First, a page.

Item: Evolving shear strength, stability and snowpack properties in storm snow
Title: Evolving shear strength, stability and snowpack properties in storm snow
Proceedings: Proceedings of the 2006 International Snow Science Workshop, Telluride, Colorado
Authors: Catherine Brown and Bruce Jamieson, Dept. of Geology and Geophysics, University of Calgary, Dept. of Civil Engineering, University of Calgary
Abstract: There is a lack of measurements on the rapidly changing mechanical and physical properties of non-persistent instabilities in storm snow. Given the importance of these weak layers in creating snowpack instabilities on which natural avalanches can release, there is a need to better understand and quantify the evolution of layer properties. After identifying unstable layers with a tilt-board test, we measured changes in layer shear strength over time with a shear frame test. We performed up to 13 sets of 12 shear frame test arrays for seven separate storm snow weak layers at the Mt. Fidelity study plot in the Columbia Mountains of British Columbia, Canada. This resulted in over 430 shear frame tests, with sampling up to twice daily, in the winter of 2006. Snowpack properties, including overlying load, densities, temperature gradient and crystal types, of the weak layer and adjacent layers were measured, along with ambient weather conditions. Observations show higher density layers with smaller crystals above and below the weak layer, and weak layers tended to have a lower density and consist of large, precipitation particles. We measured an average rate of strengthening in non-persistent layer of 143 Pa/d. Results indicate a strong correlation between strengthening in weak layers and the stress induced by overlying load.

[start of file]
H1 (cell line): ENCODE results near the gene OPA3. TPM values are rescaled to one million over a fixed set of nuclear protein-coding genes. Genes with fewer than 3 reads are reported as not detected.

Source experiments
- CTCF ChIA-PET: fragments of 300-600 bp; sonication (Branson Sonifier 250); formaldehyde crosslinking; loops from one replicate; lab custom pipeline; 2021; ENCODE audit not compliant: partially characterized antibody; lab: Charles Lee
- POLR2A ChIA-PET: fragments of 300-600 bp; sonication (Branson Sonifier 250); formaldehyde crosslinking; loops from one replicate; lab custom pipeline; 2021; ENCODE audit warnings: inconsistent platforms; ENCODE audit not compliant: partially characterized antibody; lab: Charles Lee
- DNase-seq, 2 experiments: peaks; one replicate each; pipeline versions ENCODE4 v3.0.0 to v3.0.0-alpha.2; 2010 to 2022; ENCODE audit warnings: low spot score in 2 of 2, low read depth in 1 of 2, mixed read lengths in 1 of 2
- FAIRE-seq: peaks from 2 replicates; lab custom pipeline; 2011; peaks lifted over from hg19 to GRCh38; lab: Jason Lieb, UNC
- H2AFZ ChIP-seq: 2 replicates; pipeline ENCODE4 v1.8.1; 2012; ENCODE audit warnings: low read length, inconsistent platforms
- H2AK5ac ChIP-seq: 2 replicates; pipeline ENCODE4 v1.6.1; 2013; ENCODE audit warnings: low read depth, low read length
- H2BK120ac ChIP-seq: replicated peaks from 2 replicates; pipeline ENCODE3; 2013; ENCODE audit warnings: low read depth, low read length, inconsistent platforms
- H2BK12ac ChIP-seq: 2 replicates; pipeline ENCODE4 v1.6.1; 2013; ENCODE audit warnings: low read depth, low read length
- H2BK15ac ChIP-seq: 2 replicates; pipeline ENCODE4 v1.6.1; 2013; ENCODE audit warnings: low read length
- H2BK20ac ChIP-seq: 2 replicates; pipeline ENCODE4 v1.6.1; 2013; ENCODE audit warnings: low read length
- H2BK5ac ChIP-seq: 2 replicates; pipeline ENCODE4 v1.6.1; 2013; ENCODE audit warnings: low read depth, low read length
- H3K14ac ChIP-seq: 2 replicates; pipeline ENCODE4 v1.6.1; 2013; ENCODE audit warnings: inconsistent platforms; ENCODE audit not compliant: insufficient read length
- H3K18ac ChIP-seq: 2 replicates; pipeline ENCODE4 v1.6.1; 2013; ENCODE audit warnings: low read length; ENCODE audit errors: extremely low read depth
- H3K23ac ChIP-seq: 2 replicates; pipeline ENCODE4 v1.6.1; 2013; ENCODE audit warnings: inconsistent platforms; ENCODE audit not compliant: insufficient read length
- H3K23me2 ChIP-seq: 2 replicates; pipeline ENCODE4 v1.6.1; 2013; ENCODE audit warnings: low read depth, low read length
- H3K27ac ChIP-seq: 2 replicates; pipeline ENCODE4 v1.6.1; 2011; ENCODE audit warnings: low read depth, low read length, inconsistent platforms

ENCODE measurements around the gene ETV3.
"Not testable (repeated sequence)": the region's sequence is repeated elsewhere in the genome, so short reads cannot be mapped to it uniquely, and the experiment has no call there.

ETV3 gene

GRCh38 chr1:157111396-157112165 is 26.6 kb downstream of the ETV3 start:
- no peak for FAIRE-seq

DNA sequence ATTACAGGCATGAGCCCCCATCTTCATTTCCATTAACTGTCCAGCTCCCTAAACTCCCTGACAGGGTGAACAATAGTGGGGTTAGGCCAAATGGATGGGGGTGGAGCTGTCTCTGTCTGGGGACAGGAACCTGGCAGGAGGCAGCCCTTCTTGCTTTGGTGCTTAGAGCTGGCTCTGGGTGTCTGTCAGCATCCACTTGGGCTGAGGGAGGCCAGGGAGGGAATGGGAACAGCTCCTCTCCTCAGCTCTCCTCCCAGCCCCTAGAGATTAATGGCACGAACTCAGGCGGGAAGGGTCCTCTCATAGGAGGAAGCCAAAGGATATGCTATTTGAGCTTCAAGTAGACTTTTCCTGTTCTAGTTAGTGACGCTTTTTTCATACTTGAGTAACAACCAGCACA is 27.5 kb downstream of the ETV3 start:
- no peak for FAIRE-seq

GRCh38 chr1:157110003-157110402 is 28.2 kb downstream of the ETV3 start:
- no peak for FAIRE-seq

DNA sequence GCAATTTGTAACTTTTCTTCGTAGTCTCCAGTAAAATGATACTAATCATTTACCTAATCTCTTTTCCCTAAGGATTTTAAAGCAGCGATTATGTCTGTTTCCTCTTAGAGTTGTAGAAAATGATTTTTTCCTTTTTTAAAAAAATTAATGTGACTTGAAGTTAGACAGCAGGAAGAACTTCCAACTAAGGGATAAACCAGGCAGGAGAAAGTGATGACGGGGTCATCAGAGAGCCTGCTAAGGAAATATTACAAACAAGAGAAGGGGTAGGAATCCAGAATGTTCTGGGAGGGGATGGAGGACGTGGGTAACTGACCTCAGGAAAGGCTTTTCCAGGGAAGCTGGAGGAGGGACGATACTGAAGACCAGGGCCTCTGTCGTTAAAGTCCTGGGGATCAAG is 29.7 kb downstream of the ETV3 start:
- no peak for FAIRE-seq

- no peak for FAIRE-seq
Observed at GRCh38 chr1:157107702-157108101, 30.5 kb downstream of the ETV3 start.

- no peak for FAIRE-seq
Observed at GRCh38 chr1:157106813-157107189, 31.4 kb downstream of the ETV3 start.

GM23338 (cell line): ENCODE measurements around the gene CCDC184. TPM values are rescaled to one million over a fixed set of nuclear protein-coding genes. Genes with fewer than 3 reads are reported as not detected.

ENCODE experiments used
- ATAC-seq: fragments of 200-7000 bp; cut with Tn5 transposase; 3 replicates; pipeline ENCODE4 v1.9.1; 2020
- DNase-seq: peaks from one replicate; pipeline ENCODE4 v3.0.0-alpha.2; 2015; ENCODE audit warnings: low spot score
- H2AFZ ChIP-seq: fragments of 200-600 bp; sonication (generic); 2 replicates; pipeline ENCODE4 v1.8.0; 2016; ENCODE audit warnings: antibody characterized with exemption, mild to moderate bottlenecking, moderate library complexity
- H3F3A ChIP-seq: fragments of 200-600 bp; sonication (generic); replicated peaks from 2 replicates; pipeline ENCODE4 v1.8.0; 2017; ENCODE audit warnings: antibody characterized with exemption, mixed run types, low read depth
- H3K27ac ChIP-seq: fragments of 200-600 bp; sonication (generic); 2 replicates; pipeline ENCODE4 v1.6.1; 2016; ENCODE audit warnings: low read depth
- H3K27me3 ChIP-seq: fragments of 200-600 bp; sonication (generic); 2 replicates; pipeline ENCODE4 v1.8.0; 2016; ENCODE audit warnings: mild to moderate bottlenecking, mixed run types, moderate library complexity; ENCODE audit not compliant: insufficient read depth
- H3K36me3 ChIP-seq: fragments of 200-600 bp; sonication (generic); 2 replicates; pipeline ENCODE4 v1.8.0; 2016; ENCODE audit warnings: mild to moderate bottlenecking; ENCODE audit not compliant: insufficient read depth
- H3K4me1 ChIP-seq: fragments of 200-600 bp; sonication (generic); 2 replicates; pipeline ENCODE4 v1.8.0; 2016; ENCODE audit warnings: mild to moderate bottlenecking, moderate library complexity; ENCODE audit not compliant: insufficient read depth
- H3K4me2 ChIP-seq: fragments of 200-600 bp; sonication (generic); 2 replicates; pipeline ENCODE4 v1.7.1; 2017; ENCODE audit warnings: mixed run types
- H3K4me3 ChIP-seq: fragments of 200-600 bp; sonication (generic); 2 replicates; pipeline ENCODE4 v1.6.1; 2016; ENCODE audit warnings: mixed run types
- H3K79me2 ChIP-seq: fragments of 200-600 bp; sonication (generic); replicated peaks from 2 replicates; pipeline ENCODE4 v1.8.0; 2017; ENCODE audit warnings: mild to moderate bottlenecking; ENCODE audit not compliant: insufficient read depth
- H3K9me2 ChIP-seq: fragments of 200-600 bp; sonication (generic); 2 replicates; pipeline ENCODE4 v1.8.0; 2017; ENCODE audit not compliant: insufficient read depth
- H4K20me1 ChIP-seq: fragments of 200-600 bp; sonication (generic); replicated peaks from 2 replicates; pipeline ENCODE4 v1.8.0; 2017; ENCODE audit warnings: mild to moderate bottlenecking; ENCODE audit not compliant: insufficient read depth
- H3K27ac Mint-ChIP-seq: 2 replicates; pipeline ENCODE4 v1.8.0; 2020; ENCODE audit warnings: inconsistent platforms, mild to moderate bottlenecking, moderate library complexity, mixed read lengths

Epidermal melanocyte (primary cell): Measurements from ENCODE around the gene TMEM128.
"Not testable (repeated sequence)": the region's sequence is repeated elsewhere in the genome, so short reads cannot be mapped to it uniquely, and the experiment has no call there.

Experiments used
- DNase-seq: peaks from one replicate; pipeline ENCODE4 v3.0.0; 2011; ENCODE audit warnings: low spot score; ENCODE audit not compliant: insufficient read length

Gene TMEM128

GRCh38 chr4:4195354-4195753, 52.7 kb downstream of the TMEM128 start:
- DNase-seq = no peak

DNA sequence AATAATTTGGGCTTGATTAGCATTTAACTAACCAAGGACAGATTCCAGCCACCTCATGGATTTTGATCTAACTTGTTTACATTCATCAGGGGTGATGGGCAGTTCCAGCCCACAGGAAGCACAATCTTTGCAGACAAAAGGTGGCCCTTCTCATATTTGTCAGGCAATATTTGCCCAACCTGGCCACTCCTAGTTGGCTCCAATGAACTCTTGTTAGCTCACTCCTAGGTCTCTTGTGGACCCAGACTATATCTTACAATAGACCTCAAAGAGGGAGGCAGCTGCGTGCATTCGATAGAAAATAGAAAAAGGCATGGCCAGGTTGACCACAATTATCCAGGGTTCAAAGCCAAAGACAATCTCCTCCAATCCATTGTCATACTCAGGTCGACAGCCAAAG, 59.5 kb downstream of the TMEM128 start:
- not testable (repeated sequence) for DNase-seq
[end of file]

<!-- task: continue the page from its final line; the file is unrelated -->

Keywords: non-persistent weak layers, storm snow, shear strength, stability indices
Digital Abstract Not Available